When more than 1,000 adults ages 55-75 were polled by The American College of Financial Services earlier this year, 83% said they plan to remain in their current home for as long as they possibly can.
While aging in place seems to be the goal for many retirees, the reality is that as we age, our homes may no longer support our physical needs. For this reason, reverse mortgage borrowers commonly use their loan proceeds to retrofit their properties to be better suited for them as they age.
Adding features like grab bars in the bathroom, stepless entries and access ramps outside the home can be easy to tackle. If you live in a two-story home, installing a chairlift or residential elevator might be worth the consideration if you don’t plan to downsize into a smaller abode.
Age 62 is the earliest a person can begin receiving Social Security benefits. It’s also the earliest age a person becomes eligible for a reverse mortgage.
If you were born between 1943 and 1954, your full retirement age is 66, according to the Social Security Administration. While you may begin receiving Social Security payments at 62, you will only get 75% of what you could be getting if you wait till age 66 to start benefits.
Older homeowners have commonly turned to reverse mortgages as a means to supplement their retirement spending until they can receive the maximum Social Security benefits afforded to them. This might be an especially good idea if you suspect that you will live a long life.
Reading books, watching “Jeopardy,” playing golf and family gatherings at her own home are Anne’s favorite things in life.
However, Anne had rapidly run out of money in retirement after an income producing investment went bad. Not wanting to lose the home where her children and grandchildren often gathered, Anne secured a reverse mortgage.
She put most of the money in a line of credit from which she takes withdrawals to make ends meet each month.
Additionally, to celebrate the financial decision, Anne used a small portion of the proceeds from her loan to host a weekend golf tournament for her 7 children and their large families. Everyone wore crazy golf clothes — plaids pants and fun hats — and had a memorable time.
In the case of a borrower and a much younger spouse, a reverse mortgage can help alleviate concerns about what might happen if the borrower dies before the younger, non-borrowing occupant.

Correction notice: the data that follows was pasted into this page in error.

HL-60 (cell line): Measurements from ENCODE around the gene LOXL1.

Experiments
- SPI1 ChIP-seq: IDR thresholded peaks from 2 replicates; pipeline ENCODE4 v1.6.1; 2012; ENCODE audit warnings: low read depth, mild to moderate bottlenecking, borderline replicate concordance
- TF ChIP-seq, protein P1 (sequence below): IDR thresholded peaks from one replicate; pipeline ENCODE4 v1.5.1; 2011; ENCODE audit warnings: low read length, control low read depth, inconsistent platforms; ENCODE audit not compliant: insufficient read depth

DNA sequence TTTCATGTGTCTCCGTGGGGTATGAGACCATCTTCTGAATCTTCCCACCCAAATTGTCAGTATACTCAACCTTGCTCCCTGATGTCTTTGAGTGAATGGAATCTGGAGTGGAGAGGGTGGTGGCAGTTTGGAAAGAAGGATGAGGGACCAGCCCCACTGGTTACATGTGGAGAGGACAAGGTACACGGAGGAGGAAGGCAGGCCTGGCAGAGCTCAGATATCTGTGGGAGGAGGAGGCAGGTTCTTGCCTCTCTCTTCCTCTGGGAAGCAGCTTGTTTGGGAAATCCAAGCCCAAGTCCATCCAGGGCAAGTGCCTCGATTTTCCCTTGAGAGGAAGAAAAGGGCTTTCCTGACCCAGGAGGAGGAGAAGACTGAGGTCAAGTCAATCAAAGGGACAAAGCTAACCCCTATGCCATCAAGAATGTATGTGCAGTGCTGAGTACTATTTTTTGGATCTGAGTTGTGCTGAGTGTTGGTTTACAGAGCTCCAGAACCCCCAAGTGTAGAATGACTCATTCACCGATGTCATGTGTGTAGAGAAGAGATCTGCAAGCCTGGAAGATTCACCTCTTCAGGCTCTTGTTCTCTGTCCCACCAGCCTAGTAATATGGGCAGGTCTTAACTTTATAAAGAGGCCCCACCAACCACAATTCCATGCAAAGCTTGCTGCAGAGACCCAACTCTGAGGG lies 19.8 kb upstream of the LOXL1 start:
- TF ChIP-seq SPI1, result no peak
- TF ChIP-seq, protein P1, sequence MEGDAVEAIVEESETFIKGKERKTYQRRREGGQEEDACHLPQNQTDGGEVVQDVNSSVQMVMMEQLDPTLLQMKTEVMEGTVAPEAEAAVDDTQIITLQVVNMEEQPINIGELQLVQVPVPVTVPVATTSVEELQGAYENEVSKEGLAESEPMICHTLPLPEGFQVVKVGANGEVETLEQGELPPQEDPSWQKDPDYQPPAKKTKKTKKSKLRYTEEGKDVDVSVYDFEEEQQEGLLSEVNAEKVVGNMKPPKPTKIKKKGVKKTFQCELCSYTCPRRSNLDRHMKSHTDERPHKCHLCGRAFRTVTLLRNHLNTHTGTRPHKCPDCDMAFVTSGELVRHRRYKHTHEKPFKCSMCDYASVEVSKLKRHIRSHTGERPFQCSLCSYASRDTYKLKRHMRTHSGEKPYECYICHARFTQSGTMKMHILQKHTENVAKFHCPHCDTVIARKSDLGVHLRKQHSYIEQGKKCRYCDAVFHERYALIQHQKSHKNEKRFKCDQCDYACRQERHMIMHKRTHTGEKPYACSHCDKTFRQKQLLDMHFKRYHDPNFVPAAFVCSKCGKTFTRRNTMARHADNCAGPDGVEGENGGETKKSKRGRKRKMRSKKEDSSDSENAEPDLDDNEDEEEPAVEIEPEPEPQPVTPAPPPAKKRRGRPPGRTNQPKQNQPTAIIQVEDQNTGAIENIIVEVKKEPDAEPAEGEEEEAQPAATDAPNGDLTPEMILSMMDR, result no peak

“The solution was that they used some of the loan proceeds to buy a life insurance policy (on the borrower) to cover the amount of the mortgage, so if the borrower died, the non-borrowing occupant would have the loan paid off,” says Mike Gruley, a Plymouth, Michigan-based loan originator who holds the Certified Reverse Mortgage Professional designation from the National Reverse Mortgage Lenders Association.
This helped protect the non-borrowing occupant from being displaced from the home, should the borrower pre-decease the non-borrowing occupant, which in this case was likely, Gruley added.
Bob developed Alzheimer’s two years ago. His wife Terry was able to care for him in the first year, but then the responsibilities became too great. She did not want to put Bob in a home, but she could not afford the help they needed.
By getting a reverse mortgage, they were able to fund in home care for Bob and set themselves up to be able to live in the home for as long as they both live.
If you plan to minimize the amount of income taxes paid during retirement, you might consider converting a traditional IRA into a Roth IRA. Retirees typically make this conversion if they want to pay as little income tax as possible during their non-working years.
When converting a traditional IRA into a Roth IRA, you pay income tax on the contributions. This taxable amount that is converted is then added to your income taxes and your regular income rate is applied to your total income.
“In the conversion process, distributions from IRAs are taxed as ordinary income, and experts often recommend paying those taxes with funds outside of the IRA, because using money from the IRA for that purpose generates even more taxes,” writes personal finance expert Robert Powell for MarketWatch.
Tax-free proceeds from a reverse mortgage can help pay for these Roth conversion taxes, thus preventing a retiree from potentially moving into a higher tax bracket.
Reverse mortgages have many different uses, but they aren’t the right solution for everyone.
To determine if you qualify for a reverse mortgage and if it is a good fit for your financial plans, try the free online Reverse Mortgage Suitability Test.